Sony has launched Music Unlimited, its cloud-based on-demand streaming service in Mexico today, bringing its total coverage to 18 countries worldwide.
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In the past, Sony has been keen to market the service as one of the key multimedia applications for its PlayStation hardware, including the relatively new Vita handheld, which is available as both a WiFi only and 3G/WiFi model, and the PS3, Sony’s aging home video game console.
In particular, the company has used PlayStation Plus, its subscription-based gaming service, to offer a discounted annual rate for Music Unlimited as a means of stimulating interest.
Many people don’t know, however, that Music Unlimited can also be accessed from the desktop, as well as iOS and Android devices. The Access tier, priced at $4.49 per month in Mexico, offers unlimited streaming on Mac, PC and the PlayStation 3. Users will need to splash out on the Premium plan however, set at $8.99 per month, if they want to access the service on the full range of supported hardware such as Xperia devices, Bravia TVs and Sony Walkman media players.
“We know music fans in Mexico have been waiting for our high quality subscription service for some time so we’re thrilled to bring them the Music Unlimited service,” said Michael Aragon, Vice President and General Manager of Global Digital Video and Music Services at Sony Network Entertainment International. “Beyond instant access to the latest hits, the Music Unlimited service enhances music discovery delivering access to every music genre — all for about the monthly price of a single album.”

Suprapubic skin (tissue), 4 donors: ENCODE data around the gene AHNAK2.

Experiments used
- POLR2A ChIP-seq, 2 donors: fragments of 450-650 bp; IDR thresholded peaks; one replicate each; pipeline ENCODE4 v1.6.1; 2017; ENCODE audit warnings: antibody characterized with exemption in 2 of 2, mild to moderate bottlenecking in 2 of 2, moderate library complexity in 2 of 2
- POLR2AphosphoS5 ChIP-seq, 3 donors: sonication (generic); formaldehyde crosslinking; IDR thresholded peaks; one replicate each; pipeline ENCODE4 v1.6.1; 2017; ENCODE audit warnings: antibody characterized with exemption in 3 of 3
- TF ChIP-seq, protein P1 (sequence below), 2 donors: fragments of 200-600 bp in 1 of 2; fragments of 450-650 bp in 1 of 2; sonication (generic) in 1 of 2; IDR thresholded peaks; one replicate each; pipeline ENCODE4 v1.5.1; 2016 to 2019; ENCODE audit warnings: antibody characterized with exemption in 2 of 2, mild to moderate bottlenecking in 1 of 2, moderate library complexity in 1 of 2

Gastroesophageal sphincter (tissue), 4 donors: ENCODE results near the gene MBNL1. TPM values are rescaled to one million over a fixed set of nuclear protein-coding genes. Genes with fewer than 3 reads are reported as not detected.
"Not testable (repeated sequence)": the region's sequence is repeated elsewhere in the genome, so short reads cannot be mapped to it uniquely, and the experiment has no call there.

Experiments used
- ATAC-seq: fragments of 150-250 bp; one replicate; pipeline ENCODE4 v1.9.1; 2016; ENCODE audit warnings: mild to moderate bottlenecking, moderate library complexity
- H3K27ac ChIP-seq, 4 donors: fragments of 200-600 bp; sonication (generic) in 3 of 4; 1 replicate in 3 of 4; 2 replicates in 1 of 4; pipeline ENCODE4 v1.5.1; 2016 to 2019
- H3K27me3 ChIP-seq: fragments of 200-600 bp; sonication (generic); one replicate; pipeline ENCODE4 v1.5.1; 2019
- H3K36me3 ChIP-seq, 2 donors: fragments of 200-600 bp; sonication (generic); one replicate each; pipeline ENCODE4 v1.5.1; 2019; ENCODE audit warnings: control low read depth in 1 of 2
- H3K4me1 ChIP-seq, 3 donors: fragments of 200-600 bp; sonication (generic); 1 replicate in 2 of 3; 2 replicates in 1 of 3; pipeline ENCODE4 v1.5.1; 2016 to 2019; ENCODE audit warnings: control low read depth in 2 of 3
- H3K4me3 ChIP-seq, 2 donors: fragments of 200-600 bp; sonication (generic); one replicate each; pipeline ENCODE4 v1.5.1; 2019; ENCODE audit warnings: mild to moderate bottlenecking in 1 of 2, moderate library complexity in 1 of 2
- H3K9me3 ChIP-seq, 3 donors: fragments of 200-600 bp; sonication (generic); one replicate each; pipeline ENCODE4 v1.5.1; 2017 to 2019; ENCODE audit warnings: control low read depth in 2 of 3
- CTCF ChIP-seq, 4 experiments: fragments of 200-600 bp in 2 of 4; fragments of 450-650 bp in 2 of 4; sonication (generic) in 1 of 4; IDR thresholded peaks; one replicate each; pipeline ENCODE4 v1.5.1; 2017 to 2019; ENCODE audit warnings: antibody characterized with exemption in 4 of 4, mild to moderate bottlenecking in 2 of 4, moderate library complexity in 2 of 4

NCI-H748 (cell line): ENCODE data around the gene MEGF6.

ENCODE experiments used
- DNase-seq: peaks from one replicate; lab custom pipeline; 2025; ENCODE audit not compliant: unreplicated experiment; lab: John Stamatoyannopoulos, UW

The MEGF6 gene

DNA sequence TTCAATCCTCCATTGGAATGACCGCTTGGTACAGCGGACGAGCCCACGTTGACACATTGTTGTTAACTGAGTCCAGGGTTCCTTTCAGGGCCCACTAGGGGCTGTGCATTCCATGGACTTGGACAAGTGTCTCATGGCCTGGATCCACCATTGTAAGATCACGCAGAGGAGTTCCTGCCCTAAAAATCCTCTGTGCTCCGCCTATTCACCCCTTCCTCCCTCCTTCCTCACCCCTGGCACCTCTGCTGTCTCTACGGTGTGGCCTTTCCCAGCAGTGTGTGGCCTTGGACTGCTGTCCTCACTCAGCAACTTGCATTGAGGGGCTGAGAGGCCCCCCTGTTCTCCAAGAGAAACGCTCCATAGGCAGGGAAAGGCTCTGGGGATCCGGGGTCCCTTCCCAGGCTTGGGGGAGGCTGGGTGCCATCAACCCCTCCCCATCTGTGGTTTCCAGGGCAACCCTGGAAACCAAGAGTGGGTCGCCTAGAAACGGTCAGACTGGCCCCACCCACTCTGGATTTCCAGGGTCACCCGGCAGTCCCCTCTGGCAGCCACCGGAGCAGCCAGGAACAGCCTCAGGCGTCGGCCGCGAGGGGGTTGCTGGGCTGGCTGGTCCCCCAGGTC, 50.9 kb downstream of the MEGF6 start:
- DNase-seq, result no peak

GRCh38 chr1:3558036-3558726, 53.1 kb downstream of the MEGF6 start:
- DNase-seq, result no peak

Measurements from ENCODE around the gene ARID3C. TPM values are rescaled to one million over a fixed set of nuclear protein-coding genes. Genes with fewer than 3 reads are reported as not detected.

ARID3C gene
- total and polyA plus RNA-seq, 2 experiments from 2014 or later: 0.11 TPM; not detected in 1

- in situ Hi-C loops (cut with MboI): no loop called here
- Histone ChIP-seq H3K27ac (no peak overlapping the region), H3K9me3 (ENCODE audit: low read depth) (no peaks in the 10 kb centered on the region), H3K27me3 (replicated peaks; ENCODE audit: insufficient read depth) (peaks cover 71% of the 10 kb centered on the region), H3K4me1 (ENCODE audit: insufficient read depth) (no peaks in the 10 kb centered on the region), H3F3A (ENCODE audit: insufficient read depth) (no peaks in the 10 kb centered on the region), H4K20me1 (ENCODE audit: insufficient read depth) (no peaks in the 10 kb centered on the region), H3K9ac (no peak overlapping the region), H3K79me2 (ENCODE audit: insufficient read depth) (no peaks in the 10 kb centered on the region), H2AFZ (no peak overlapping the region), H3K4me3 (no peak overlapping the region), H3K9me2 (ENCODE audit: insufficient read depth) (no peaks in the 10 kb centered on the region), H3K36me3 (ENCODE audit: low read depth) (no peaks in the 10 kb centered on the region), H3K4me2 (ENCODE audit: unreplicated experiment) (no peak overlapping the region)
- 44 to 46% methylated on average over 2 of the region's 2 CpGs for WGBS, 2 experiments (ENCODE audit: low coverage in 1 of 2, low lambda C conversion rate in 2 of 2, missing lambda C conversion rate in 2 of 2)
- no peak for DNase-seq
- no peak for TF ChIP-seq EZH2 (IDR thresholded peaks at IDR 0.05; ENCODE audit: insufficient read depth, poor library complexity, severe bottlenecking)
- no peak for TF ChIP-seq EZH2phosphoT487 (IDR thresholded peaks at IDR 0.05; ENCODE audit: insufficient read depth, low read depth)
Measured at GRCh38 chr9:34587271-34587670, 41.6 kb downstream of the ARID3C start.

Aside from Mexico, Music Unlimited is now available in the following countries: United Kingdom, Ireland, France, Germany, Italy, Spain, United States, Australia, New Zealand, Denmark, Finland, Norway, Sweden, Canada, Belgium, Netherlands, and Japan.
It’s difficult to know what impact Music Unlimited is having on the marketplace though. In January 2012, an interview Hypebot did with Tim Schaaff, Sony’s former network strategy chief, revealed that the service had accumulated over 1 million active users.
Since then though, concrete user numbers have been hard to come by. Microsoft has been equally tight-lipped about its numbers on Xbox Music, the music streaming service that replaced Zune last October.
To put that one million figure into perspective, last December Spotify revealed that it has 20 million active users. Only five million of those are paid subscribers – and Sony will have had almost a year to improve its own numbers – but that’s still a significant gap.
The biggest problem is exposure. By refusing to offer an enticing free model – as Spotify and Rdio do – Sony is struggling to get the Music Unlimited brand out in the open. The service could be superior to its competitors, but if everyday consumers aren’t using it and talking about it, it’s unlikely to grow into a serious contender anytime soon.
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